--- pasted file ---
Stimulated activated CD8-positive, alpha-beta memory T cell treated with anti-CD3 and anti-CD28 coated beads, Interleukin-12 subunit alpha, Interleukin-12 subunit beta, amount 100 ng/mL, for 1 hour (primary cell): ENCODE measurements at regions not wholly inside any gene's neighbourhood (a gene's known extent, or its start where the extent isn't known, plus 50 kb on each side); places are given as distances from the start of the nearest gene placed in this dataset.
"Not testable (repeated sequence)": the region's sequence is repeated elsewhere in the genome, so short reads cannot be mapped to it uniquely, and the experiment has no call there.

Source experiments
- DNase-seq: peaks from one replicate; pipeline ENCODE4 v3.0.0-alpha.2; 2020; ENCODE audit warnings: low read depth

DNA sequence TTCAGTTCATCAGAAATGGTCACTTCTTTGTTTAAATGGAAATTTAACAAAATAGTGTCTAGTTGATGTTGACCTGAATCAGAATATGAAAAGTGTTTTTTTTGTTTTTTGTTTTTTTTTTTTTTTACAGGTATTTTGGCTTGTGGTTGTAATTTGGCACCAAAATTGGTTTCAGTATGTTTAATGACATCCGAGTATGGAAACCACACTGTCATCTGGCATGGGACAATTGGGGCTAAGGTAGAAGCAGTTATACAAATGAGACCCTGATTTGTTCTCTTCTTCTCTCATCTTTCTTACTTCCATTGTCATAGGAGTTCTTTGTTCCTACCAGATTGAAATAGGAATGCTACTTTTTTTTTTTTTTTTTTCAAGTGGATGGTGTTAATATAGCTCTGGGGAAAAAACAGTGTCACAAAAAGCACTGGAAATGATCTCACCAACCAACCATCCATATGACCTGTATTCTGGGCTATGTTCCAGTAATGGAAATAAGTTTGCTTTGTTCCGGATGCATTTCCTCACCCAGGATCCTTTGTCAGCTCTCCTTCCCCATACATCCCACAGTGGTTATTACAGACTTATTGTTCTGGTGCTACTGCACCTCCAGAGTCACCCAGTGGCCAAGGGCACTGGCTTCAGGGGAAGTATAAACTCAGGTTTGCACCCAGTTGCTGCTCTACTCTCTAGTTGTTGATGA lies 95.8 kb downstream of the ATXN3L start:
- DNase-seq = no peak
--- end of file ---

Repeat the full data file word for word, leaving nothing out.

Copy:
Stimulated activated CD8-positive, alpha-beta memory T cell treated with anti-CD3 and anti-CD28 coated beads, Interleukin-12 subunit alpha, Interleukin-12 subunit beta, amount 100 ng/mL, for 1 hour (primary cell): ENCODE measurements at regions not wholly inside any gene's neighbourhood (a gene's known extent, or its start where the extent isn't known, plus 50 kb on each side); places are given as distances from the start of the nearest gene placed in this dataset.
"Not testable (repeated sequence)": the region's sequence is repeated elsewhere in the genome, so short reads cannot be mapped to it uniquely, and the experiment has no call there.

Source experiments
- DNase-seq: peaks from one replicate; pipeline ENCODE4 v3.0.0-alpha.2; 2020; ENCODE audit warnings: low read depth

DNA sequence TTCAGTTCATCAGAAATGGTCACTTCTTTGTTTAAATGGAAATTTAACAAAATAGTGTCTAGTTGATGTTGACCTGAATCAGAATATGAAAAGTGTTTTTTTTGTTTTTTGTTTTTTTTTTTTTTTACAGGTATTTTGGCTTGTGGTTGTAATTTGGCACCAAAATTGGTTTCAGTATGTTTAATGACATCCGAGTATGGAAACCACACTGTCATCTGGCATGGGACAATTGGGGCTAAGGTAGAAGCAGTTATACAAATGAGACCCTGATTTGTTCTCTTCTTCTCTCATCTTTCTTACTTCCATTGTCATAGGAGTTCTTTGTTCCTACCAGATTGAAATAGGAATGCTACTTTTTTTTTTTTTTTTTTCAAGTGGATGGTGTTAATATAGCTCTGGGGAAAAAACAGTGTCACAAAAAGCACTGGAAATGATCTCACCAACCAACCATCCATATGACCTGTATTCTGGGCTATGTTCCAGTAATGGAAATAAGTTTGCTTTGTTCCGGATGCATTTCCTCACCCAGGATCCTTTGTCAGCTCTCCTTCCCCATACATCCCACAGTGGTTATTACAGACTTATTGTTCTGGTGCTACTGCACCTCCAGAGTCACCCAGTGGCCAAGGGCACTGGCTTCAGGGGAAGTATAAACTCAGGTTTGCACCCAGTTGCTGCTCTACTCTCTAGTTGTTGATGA lies 95.8 kb downstream of the ATXN3L start:
- DNase-seq = no peak